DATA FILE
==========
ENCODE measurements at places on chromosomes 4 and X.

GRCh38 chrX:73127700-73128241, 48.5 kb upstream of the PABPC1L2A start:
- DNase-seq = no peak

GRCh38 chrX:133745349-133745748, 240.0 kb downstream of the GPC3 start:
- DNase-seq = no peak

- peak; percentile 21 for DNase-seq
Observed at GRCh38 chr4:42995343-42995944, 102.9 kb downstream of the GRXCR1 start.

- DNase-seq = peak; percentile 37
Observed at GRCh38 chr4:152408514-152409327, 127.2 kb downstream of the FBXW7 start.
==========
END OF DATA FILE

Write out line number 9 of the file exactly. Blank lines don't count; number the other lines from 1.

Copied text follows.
Observed at GRCh38 chr4:152408514-152409327, 127.2 kb downstream of the FBXW7 start.